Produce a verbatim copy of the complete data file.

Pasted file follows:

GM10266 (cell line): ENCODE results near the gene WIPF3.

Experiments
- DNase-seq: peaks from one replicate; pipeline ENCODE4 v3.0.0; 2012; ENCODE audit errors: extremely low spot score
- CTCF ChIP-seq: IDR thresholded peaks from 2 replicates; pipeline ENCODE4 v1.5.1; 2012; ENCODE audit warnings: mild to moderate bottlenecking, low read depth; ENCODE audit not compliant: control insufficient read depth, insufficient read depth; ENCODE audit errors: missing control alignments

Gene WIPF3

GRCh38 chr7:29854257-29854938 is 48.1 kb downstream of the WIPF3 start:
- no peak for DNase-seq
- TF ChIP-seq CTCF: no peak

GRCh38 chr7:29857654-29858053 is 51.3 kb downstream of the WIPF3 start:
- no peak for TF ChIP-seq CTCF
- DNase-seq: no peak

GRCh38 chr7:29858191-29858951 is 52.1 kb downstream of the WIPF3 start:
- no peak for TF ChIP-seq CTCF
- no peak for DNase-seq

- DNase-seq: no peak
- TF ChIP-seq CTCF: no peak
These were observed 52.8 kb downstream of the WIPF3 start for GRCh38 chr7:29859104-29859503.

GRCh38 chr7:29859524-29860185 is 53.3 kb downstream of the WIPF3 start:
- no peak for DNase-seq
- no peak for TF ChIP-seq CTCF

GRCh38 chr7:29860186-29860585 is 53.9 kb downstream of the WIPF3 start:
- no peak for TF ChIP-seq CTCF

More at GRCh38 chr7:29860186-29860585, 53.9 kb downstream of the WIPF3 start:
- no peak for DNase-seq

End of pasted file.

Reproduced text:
GM10266 (cell line): ENCODE results near the gene WIPF3.

Experiments
- DNase-seq: peaks from one replicate; pipeline ENCODE4 v3.0.0; 2012; ENCODE audit errors: extremely low spot score
- CTCF ChIP-seq: IDR thresholded peaks from 2 replicates; pipeline ENCODE4 v1.5.1; 2012; ENCODE audit warnings: mild to moderate bottlenecking, low read depth; ENCODE audit not compliant: control insufficient read depth, insufficient read depth; ENCODE audit errors: missing control alignments

Gene WIPF3

GRCh38 chr7:29854257-29854938 is 48.1 kb downstream of the WIPF3 start:
- no peak for DNase-seq
- TF ChIP-seq CTCF: no peak

GRCh38 chr7:29857654-29858053 is 51.3 kb downstream of the WIPF3 start:
- no peak for TF ChIP-seq CTCF
- DNase-seq: no peak

GRCh38 chr7:29858191-29858951 is 52.1 kb downstream of the WIPF3 start:
- no peak for TF ChIP-seq CTCF
- no peak for DNase-seq

- DNase-seq: no peak
- TF ChIP-seq CTCF: no peak
These were observed 52.8 kb downstream of the WIPF3 start for GRCh38 chr7:29859104-29859503.

GRCh38 chr7:29859524-29860185 is 53.3 kb downstream of the WIPF3 start:
- no peak for DNase-seq
- no peak for TF ChIP-seq CTCF

GRCh38 chr7:29860186-29860585 is 53.9 kb downstream of the WIPF3 start:
- no peak for TF ChIP-seq CTCF

More at GRCh38 chr7:29860186-29860585, 53.9 kb downstream of the WIPF3 start:
- no peak for DNase-seq